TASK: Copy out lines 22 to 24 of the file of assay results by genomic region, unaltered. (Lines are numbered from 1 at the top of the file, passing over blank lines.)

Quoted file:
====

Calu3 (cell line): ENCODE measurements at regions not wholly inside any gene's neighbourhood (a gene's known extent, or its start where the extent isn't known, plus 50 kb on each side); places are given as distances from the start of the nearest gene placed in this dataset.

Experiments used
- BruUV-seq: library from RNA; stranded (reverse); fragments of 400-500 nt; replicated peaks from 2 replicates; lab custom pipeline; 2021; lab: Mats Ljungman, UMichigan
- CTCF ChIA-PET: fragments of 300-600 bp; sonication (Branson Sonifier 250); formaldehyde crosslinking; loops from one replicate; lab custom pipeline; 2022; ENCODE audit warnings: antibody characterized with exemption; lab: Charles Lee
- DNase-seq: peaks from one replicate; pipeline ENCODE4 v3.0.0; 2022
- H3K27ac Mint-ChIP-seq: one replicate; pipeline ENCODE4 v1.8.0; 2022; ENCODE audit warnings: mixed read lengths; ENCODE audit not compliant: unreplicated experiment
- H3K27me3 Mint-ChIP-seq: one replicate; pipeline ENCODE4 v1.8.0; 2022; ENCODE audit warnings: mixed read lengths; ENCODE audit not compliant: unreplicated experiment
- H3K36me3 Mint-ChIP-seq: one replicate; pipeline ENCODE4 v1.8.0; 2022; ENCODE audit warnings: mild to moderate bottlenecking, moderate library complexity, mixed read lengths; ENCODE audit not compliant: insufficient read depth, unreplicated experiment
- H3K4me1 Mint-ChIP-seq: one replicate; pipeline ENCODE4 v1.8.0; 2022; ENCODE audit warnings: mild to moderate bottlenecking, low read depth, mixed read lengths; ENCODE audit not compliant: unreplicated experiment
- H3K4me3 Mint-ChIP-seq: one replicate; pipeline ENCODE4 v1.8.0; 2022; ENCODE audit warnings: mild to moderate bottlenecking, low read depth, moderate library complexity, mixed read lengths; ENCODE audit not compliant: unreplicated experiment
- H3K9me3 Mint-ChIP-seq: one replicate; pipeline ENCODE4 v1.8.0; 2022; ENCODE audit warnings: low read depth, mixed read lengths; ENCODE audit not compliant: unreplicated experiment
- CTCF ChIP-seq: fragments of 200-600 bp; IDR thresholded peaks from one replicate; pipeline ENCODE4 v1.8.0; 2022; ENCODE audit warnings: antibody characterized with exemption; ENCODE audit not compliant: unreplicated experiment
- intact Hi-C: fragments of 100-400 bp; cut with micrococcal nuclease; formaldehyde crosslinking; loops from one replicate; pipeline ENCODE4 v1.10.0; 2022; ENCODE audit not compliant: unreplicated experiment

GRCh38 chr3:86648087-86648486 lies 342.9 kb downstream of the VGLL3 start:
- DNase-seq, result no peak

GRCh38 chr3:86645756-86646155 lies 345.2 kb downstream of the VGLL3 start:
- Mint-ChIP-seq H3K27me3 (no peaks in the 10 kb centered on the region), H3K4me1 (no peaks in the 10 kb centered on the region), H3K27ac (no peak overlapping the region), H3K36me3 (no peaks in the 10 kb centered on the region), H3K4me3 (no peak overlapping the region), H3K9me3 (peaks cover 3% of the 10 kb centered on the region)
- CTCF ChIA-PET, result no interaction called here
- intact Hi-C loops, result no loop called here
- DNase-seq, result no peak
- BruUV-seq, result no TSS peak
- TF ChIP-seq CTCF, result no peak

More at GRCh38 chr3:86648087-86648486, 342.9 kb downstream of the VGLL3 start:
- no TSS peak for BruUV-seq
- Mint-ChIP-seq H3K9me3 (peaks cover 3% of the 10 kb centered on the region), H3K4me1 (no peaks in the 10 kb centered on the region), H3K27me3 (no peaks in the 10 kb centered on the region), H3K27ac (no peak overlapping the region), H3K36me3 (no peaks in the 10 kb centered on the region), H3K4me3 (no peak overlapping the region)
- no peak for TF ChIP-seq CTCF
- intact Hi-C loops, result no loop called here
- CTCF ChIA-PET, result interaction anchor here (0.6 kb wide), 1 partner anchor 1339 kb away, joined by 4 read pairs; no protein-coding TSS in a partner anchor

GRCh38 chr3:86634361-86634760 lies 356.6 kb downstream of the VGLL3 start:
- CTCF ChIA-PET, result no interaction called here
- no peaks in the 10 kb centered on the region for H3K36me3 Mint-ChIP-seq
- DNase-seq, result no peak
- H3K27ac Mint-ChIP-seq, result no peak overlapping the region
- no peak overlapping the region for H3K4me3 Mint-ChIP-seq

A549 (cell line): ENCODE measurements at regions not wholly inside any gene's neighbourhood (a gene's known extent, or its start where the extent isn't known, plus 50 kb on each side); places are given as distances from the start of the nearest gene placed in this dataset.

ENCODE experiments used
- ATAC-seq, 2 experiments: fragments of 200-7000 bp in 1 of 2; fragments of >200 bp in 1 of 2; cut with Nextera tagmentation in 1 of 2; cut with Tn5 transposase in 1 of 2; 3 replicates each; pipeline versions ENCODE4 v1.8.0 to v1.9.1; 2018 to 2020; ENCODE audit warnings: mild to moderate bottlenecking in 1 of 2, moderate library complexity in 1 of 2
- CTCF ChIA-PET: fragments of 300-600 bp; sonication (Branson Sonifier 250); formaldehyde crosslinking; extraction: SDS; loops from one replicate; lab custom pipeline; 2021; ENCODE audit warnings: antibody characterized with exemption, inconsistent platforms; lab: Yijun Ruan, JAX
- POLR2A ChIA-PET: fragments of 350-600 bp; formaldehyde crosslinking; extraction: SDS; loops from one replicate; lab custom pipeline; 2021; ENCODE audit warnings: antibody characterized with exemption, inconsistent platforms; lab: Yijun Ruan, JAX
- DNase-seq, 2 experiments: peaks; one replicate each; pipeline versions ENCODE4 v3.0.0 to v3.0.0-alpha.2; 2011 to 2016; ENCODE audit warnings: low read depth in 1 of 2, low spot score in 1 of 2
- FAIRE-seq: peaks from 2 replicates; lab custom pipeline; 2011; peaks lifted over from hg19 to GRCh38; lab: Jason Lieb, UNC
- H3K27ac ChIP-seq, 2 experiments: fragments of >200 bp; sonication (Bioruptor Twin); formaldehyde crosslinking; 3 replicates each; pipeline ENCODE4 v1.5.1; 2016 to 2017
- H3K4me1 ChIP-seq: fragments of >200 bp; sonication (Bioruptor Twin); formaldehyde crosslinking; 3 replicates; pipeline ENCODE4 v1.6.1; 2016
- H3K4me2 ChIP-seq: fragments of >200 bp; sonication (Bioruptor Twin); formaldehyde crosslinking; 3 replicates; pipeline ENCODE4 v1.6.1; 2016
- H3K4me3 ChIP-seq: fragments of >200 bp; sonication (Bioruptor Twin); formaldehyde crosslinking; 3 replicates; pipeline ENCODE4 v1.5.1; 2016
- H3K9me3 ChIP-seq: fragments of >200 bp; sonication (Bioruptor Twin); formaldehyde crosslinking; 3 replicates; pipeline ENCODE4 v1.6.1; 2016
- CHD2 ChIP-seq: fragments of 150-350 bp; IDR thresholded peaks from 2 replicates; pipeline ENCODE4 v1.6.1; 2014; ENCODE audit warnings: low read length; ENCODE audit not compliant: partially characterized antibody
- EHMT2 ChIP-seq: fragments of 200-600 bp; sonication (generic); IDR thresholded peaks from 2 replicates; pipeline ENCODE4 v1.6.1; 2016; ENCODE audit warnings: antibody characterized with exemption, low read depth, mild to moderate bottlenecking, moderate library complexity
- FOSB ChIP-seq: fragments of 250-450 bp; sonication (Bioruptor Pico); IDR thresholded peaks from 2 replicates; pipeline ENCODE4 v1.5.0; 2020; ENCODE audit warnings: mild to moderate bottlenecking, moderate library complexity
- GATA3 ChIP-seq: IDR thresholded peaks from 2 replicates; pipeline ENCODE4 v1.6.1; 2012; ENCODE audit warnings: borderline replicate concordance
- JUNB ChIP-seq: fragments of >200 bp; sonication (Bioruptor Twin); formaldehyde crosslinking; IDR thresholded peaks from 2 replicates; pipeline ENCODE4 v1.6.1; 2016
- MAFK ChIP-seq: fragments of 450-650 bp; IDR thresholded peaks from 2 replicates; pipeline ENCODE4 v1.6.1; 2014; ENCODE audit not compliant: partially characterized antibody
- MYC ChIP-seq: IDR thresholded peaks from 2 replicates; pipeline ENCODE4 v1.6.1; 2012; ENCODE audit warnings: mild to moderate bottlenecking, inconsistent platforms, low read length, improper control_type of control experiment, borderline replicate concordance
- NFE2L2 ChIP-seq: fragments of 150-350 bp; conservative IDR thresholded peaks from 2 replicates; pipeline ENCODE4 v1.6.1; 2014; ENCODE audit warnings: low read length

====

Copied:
- TF ChIP-seq CTCF, result no peak

More at GRCh38 chr3:86648087-86648486, 342.9 kb downstream of the VGLL3 start:
- no TSS peak for BruUV-seq